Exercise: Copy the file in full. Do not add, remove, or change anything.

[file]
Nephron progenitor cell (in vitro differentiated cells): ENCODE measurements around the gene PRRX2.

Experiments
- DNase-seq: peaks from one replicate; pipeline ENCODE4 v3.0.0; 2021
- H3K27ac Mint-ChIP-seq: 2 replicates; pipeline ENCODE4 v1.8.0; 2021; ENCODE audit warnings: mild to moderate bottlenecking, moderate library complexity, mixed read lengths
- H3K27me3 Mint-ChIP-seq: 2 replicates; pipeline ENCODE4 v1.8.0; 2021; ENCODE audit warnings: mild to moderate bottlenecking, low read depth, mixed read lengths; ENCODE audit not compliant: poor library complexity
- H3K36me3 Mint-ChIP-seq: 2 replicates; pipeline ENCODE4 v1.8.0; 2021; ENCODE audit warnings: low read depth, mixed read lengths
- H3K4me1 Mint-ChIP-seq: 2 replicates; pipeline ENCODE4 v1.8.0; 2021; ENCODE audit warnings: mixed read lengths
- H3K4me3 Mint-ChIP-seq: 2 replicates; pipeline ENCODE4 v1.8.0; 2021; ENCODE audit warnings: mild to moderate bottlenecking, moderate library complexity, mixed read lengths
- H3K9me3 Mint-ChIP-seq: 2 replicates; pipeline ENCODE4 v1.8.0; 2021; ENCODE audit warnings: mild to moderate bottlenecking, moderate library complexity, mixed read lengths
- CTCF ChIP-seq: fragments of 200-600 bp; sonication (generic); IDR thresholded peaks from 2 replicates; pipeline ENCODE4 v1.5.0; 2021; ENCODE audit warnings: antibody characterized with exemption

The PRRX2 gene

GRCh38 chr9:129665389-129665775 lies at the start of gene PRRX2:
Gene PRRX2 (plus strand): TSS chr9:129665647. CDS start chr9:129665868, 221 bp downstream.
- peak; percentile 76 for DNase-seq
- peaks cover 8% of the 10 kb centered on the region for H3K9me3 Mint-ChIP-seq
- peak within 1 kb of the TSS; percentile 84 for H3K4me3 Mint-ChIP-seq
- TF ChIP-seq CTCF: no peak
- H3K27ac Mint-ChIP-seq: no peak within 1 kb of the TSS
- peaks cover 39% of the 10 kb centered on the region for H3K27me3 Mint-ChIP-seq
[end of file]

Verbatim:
Nephron progenitor cell (in vitro differentiated cells): ENCODE measurements around the gene PRRX2.

Experiments
- DNase-seq: peaks from one replicate; pipeline ENCODE4 v3.0.0; 2021
- H3K27ac Mint-ChIP-seq: 2 replicates; pipeline ENCODE4 v1.8.0; 2021; ENCODE audit warnings: mild to moderate bottlenecking, moderate library complexity, mixed read lengths
- H3K27me3 Mint-ChIP-seq: 2 replicates; pipeline ENCODE4 v1.8.0; 2021; ENCODE audit warnings: mild to moderate bottlenecking, low read depth, mixed read lengths; ENCODE audit not compliant: poor library complexity
- H3K36me3 Mint-ChIP-seq: 2 replicates; pipeline ENCODE4 v1.8.0; 2021; ENCODE audit warnings: low read depth, mixed read lengths
- H3K4me1 Mint-ChIP-seq: 2 replicates; pipeline ENCODE4 v1.8.0; 2021; ENCODE audit warnings: mixed read lengths
- H3K4me3 Mint-ChIP-seq: 2 replicates; pipeline ENCODE4 v1.8.0; 2021; ENCODE audit warnings: mild to moderate bottlenecking, moderate library complexity, mixed read lengths
- H3K9me3 Mint-ChIP-seq: 2 replicates; pipeline ENCODE4 v1.8.0; 2021; ENCODE audit warnings: mild to moderate bottlenecking, moderate library complexity, mixed read lengths
- CTCF ChIP-seq: fragments of 200-600 bp; sonication (generic); IDR thresholded peaks from 2 replicates; pipeline ENCODE4 v1.5.0; 2021; ENCODE audit warnings: antibody characterized with exemption

The PRRX2 gene

GRCh38 chr9:129665389-129665775 lies at the start of gene PRRX2:
Gene PRRX2 (plus strand): TSS chr9:129665647. CDS start chr9:129665868, 221 bp downstream.
- peak; percentile 76 for DNase-seq
- peaks cover 8% of the 10 kb centered on the region for H3K9me3 Mint-ChIP-seq
- peak within 1 kb of the TSS; percentile 84 for H3K4me3 Mint-ChIP-seq
- TF ChIP-seq CTCF: no peak
- H3K27ac Mint-ChIP-seq: no peak within 1 kb of the TSS
- peaks cover 39% of the 10 kb centered on the region for H3K27me3 Mint-ChIP-seq